+5V on USBVCC when powering from external source?

Hello,

I was trying to understand p-mosfets, but failed on getting the information I need.

I'm preparing home automation project with the power outtage detector. I want to have a power setup like this: 1. Normal operation -> Power comes from external 5V USB-B charger connected to USB connector AND PWRIN 12V source disconnected by a relay. 2. Power outtage -> Relay kicks and and power comes from external UPS (http://www.01.ee/en/product/681556). The router is powered from this UPS, so I need 12V from it.

Problem is, that I don't know how to detect that external 5V charger is disconnected. I wanted to connect USBVCC to arduino pin (with pulldown resistor), but if I disconnect USBVCC and power the arduino only from PWRIN then I receive +5V on the USBVCC, thus I can't use this to detect that USB charger has no power. And I have no idea why is that and how to prevent it.

I could power the whole thing from 12V source, but I don't want to put too much unnecessary stress on the regulator. Also I could add additional regulator to drop down this 12V to something smaller, but I wanted to avoid adding new components.

Any suggestions why I get +5V at USBVCC when I power the arduino from PWRIN jack? Or maybe some other suggestions.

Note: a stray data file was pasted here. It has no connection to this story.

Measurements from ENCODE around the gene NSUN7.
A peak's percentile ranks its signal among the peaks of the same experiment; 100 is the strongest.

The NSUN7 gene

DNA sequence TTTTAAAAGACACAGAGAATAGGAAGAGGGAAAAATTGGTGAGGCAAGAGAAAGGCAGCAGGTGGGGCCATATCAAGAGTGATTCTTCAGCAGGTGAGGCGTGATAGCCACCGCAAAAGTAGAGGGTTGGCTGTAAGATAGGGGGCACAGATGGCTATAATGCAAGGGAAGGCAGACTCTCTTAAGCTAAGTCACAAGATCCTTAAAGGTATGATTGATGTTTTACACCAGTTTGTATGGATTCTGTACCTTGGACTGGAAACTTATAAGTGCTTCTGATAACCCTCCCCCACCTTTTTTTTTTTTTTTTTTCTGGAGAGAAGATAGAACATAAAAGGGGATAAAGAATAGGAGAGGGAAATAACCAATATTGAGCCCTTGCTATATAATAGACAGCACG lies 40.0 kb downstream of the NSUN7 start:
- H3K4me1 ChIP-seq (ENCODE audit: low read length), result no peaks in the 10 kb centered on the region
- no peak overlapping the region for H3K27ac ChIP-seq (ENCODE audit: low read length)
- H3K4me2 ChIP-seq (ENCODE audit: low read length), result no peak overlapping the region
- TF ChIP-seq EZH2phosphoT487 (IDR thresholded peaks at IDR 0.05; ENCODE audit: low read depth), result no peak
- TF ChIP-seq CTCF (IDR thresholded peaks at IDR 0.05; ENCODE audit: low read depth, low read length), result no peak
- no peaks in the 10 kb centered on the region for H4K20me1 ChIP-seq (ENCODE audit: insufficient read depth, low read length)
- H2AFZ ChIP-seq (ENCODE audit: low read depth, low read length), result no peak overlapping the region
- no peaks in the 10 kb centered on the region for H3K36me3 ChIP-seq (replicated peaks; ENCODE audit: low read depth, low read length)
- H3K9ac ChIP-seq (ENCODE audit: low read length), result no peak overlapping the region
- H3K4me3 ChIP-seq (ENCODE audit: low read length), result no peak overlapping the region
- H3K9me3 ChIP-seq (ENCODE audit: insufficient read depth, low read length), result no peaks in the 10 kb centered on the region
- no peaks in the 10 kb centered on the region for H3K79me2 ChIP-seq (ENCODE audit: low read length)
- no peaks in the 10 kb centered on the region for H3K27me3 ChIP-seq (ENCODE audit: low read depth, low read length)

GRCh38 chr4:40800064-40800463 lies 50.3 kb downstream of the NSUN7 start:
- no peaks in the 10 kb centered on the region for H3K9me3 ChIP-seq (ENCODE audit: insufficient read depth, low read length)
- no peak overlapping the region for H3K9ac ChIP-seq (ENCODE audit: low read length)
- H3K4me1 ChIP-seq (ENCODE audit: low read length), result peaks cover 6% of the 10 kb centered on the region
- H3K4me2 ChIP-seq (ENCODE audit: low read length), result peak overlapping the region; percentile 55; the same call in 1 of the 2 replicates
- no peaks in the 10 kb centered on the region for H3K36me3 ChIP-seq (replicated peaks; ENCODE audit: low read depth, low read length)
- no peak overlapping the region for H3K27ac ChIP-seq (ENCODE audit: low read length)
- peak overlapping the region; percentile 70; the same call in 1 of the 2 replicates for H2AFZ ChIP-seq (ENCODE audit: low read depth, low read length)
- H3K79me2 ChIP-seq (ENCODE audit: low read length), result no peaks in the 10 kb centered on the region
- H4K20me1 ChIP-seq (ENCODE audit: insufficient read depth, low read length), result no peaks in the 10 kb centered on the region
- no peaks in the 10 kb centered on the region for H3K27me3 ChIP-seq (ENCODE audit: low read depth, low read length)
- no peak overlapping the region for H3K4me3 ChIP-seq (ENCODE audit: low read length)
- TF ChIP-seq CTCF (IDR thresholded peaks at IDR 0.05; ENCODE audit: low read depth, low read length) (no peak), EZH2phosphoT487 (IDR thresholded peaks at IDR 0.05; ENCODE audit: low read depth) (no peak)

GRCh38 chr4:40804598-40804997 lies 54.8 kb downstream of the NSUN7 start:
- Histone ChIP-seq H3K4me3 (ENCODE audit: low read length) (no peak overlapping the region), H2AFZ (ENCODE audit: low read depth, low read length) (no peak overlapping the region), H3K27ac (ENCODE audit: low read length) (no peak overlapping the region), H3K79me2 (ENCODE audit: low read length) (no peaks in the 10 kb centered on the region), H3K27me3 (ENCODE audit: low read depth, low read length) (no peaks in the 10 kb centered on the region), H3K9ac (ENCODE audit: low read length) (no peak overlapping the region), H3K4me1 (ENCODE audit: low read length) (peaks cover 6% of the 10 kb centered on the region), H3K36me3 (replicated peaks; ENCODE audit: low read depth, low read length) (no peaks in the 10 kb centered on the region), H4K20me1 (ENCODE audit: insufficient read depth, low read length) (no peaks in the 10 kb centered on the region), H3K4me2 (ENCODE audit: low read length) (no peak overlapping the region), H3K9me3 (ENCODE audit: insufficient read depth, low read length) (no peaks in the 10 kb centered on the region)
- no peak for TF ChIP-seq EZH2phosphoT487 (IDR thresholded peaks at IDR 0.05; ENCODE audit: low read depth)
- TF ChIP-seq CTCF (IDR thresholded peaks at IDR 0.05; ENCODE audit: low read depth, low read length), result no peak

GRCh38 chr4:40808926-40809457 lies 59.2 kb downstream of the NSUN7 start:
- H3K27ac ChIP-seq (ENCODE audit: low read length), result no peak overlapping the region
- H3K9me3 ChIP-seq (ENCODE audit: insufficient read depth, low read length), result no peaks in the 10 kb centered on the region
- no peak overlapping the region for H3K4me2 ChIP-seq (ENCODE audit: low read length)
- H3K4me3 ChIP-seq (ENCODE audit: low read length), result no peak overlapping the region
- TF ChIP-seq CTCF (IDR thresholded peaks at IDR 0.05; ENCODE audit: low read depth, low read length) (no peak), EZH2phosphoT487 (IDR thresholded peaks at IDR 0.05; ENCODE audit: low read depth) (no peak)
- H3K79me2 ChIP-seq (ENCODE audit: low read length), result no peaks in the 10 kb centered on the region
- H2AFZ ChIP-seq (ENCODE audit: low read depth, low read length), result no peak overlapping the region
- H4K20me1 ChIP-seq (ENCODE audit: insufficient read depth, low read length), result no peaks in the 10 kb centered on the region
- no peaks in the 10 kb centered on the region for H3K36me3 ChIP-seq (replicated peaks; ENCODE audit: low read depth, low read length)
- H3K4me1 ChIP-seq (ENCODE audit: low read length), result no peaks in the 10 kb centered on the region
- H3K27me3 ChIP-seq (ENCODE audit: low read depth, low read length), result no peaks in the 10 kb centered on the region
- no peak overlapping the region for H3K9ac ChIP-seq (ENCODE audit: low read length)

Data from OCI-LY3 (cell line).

If you try to detect power loss by testing the supply you have lost power to the Arduino as well so how do you detect with the Arduino turned off?

You need to rethink how you do this.

Weedpharma

Depending on what else you are powering from the Arduino, you may not have any problem running from 12v.

Otherwise use a switchmode power supply to drop the 12v to around 7.5v into the external power or 5v into the 5v input.

Weedpharma

weedpharma: If you try to detect power loss by testing the supply you have lost power to the Arduino as well so how do you detect with the Arduino turned off?

You need to rethink how you do this.

Weedpharma

When the 5V from power socket drops I planned to use 12V DC from UPS. I don't mind if Arduino restarts at the point of switching or not.

Arduino is powering bunch of sensors, dht22, fire, movement, noise, atmospheric pressure and water + Ethernet shield + 2.8" tft screen. I didn't measure the current drawn, but when I power it all from PCs USB I have no problems in terms of stability. But as I was reading, the power regulator gets hot at 12V, even if there is little current flowing.

A switchmode is the way to go then.

Weedpharma

How about this approach?

(ground connections not shown)

If you wish you can monitor 12V mains power supply via a voltage divider.

No need for a relay and no delay while the relay kicks in.

Look at the UNO schematic. The USBVcc is switched OFF by a mosfet when Vin > 3.3V.

You can use zn opto- isolator to deyect 5V. It' very straightforward.

raschemmel: Look at the UNO schematic. The USBVcc is switched OFF by a mosfet when Vin > 3.3V.

You can use zn opto- isolator to deyect 5V. It' very straightforward.

It is switched off by the mosfet, but somehow there is 5V on USBVcc when powering from 12V external. I don't understand how this 5V goes backwards to USBVcc, but apparently it does.